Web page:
Thursday, July 28, 2011

The Vrykolakas: Another Type of Vampire

Vampire Awareness Month (mostly being hosted by Amy Mah) is a good time to talk about an often-overlooked Greek variant of the species: the vrykolakas.

One of the traditional Greek curses was "May the earth not receive you!" This was the case with the vrykolakas (plural vrykolakes). Instead of decaying in the grave, the flesh swells up and take on a 'drum-like' texture (this is the term all my references use).

The vrykolakas is a little different from the 'regular' vampire in that you rarely read about one drinking blood. They prefer milk, lots of it, fresh from the goat. Although the vrykolakas is classified as a vampire, I could see where a comparisons to the zombie could also be made. Vrykolakes are fairly ugly, and property damage, disease spreading, and rending people seem to be their preferred activities.

A person can become a vrykolakas after death by being very wicked in life or by being excommunicated from the Greek Orthodox Church (according to John Cuthbert Lawson, the Church alternately boasted and disavowed this claim). Eating meat previously gnawed on by a wolf/werewolf put you at risk (the werewolf in life/vampire in death trope). Violating various taboos or being cursed by a parent were also potential causes, as was having your baptism screwed up (back to the priests again).

Lawson claimed that Greeks could tell which way a vrykolakas came into being by a using handy color-code system from the Church of St. Sophia at Thessalonica, reproduced here:
He who has left a command of his parents unfulfilled or is under their curse has only the front portions of his body preserved.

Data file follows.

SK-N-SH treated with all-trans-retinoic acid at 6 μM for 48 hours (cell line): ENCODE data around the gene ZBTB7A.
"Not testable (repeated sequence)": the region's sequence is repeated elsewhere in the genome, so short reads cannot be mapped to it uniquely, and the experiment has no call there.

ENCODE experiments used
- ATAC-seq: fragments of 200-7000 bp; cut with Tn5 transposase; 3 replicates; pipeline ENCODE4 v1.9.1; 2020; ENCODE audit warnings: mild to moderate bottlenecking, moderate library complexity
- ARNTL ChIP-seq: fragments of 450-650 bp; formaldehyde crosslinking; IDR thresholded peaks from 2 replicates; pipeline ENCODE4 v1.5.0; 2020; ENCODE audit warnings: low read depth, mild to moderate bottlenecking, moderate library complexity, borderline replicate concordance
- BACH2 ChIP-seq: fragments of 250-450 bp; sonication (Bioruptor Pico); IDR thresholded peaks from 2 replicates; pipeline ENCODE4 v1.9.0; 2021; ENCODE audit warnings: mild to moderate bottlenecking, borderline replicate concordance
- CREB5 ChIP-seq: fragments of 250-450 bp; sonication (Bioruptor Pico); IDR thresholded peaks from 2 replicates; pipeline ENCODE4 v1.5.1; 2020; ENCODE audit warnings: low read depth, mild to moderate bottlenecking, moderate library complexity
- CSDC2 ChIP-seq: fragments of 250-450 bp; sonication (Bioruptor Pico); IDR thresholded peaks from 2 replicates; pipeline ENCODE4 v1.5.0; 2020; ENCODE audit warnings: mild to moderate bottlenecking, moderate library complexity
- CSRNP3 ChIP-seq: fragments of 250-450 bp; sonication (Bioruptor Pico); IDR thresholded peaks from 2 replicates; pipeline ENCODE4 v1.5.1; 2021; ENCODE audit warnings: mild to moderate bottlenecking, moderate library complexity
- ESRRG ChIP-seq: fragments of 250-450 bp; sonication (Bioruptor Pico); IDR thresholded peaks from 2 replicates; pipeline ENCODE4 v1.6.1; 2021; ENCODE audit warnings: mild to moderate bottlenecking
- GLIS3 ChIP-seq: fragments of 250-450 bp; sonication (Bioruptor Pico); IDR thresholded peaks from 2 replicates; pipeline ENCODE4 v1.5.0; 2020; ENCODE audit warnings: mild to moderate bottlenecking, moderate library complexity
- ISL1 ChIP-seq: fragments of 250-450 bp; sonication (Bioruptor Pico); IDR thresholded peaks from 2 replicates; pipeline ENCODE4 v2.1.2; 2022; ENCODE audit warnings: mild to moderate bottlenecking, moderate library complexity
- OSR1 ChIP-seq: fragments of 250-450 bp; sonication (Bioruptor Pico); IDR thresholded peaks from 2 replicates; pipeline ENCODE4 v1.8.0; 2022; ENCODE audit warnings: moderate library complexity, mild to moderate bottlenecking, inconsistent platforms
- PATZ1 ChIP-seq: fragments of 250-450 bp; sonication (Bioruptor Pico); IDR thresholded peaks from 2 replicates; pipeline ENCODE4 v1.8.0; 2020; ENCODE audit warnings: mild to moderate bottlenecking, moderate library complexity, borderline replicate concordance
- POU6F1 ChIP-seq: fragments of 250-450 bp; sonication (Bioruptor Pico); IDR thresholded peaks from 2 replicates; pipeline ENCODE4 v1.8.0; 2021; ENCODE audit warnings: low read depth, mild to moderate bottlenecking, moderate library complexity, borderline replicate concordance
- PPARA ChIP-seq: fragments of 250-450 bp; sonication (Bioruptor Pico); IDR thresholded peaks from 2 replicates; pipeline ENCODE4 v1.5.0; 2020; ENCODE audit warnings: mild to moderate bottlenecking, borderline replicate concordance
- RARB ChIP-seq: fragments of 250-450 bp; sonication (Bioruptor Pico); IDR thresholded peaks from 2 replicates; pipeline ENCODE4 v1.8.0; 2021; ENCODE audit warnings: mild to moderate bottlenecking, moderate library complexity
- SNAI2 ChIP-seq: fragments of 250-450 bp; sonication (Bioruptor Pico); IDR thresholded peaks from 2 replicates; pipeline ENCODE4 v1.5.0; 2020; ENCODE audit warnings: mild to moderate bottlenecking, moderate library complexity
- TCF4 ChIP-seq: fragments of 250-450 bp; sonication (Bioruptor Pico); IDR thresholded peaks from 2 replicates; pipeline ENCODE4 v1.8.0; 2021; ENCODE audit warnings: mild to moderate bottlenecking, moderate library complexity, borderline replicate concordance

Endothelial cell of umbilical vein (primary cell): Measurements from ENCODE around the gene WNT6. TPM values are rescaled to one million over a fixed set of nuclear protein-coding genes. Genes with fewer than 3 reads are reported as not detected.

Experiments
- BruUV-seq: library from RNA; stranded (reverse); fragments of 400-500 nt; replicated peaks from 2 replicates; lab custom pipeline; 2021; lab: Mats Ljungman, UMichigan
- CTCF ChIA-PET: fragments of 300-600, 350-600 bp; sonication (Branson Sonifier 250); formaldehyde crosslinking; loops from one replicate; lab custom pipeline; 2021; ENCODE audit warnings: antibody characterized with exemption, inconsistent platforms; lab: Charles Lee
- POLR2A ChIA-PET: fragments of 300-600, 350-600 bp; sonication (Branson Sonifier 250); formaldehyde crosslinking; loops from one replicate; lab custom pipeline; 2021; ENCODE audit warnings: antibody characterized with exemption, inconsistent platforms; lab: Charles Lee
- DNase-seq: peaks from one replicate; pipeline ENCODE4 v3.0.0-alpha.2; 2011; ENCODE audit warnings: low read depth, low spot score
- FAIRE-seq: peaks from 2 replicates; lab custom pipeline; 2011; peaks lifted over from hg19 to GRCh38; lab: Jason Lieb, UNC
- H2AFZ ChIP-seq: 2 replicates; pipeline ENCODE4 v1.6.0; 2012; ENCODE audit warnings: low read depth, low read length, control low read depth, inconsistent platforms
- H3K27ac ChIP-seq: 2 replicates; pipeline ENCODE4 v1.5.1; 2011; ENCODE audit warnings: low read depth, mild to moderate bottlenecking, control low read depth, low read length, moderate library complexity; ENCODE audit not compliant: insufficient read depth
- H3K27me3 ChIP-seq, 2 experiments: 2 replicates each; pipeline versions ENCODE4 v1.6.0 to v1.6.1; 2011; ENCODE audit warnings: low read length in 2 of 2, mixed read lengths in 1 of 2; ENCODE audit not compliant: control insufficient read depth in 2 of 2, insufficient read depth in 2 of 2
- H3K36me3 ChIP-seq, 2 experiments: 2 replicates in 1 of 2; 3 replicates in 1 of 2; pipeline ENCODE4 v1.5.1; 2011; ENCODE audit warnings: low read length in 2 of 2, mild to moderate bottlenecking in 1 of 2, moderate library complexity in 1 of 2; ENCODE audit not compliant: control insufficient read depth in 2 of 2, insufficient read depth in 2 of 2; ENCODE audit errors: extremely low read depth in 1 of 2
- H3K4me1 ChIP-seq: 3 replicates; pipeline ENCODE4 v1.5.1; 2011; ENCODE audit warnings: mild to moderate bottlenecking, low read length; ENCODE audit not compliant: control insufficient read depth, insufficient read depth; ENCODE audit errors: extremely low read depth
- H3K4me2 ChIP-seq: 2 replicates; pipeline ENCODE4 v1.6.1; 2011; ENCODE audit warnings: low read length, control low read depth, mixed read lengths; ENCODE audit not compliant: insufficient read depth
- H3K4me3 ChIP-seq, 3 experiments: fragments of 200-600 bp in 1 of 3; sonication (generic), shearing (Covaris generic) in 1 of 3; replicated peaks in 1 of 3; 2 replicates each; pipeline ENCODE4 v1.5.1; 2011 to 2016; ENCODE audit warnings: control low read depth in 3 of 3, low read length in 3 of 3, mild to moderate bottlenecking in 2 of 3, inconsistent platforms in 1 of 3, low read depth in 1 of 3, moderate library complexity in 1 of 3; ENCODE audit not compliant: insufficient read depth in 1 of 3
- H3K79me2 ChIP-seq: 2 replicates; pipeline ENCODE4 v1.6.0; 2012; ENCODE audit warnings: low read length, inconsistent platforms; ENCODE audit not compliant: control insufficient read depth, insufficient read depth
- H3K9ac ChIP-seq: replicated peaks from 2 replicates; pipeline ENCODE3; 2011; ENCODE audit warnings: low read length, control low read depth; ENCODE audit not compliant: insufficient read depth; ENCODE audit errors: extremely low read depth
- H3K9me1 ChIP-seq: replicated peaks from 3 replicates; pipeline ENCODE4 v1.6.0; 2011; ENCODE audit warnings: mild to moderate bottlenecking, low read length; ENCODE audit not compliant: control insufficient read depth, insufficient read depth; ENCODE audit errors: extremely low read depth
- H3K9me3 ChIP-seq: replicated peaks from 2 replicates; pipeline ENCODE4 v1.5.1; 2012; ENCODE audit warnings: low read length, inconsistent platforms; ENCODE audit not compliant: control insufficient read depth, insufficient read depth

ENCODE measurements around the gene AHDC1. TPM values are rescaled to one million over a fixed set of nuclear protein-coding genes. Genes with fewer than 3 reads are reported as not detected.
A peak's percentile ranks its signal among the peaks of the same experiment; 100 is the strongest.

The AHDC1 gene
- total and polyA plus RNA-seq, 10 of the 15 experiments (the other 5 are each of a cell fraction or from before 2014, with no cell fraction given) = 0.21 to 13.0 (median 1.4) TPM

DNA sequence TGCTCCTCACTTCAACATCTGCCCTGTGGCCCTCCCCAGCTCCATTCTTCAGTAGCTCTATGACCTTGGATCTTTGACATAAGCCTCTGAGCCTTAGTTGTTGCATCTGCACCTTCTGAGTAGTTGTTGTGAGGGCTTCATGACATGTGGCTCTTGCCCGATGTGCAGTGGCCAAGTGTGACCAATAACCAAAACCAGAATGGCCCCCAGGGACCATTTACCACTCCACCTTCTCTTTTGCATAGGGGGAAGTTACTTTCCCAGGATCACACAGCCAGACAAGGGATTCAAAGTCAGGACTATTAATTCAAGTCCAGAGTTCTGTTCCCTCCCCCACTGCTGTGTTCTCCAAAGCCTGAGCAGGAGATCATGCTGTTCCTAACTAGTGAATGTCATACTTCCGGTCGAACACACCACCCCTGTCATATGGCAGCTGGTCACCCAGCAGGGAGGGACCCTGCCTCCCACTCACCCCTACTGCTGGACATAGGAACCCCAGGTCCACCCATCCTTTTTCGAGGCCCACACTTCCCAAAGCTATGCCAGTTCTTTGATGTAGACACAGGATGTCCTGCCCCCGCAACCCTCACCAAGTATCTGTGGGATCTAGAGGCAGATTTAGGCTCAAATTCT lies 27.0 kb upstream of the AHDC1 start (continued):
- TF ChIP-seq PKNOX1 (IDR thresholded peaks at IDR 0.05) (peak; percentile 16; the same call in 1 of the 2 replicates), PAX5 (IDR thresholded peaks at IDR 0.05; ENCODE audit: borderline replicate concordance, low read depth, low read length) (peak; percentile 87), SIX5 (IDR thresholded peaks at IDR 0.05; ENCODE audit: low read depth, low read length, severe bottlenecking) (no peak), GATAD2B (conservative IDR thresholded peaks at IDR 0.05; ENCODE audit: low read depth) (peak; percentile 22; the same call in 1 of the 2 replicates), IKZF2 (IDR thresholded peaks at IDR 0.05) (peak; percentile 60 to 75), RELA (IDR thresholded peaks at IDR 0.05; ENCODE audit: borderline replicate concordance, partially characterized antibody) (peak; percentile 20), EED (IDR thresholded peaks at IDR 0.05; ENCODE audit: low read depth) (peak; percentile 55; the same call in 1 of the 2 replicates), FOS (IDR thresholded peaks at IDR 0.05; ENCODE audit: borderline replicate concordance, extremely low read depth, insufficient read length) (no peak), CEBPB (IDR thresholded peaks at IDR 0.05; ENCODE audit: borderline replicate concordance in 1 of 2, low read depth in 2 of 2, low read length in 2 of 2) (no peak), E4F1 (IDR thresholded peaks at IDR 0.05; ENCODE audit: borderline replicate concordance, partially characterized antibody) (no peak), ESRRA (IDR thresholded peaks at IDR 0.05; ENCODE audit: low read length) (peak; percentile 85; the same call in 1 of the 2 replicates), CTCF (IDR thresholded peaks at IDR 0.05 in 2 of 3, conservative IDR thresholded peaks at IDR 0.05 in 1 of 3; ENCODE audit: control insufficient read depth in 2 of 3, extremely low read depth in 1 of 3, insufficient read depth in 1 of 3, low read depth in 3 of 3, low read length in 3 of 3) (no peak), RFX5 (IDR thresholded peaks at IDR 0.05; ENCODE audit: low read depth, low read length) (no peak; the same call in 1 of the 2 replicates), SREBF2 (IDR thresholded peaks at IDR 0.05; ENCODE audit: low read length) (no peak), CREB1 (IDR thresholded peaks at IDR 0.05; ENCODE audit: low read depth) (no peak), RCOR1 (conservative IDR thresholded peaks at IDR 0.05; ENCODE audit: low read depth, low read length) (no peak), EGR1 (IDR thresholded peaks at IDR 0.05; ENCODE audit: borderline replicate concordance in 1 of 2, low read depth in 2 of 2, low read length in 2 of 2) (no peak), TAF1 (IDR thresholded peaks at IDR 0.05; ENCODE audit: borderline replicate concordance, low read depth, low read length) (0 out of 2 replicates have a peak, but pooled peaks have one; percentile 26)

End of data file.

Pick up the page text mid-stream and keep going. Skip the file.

He who is under an anathema looks yellow and his fingers are wrinkled.
He who looks white has been excommunicated by divine laws.
He who looks black has been excommunicated by a bishop.
(Lawson, 370)
Wouldn't that make a good flash card for a monster-hunter?

Another part of the vrykolakas legend: if a vrykolakas knocked on the door and called your name, you must not answer. To answer meant that you would be dead within days (by sometimes unspecified means, although sitting on the chest of a sleeping victim was one method) and become one of the creatures yourself. However, unlike the postman, the vrykolakas would only call once, so it was a custom for Greeks to wait till they heard their name a second time before answering.

The island of Santorini, also known as Thera, was specifically known as a hotbed for vrykolakes. Simply Santorini's Greek Superstitions page claims that it was "known as the 'Island of the Vampires'", but no one seemed to know about them the one time I was privileged to visit the island. Both Lawson and the Superstitions page agree that Greeks on surrounding islands would bring the bodies of suspected vrykolakes to Santorini because experts in destroying the creatures resided there.

When I decided to write a story with a "Greek vampire", I set it on Santorini and introduced one such expert. Check it out on Amazon if you're interested.


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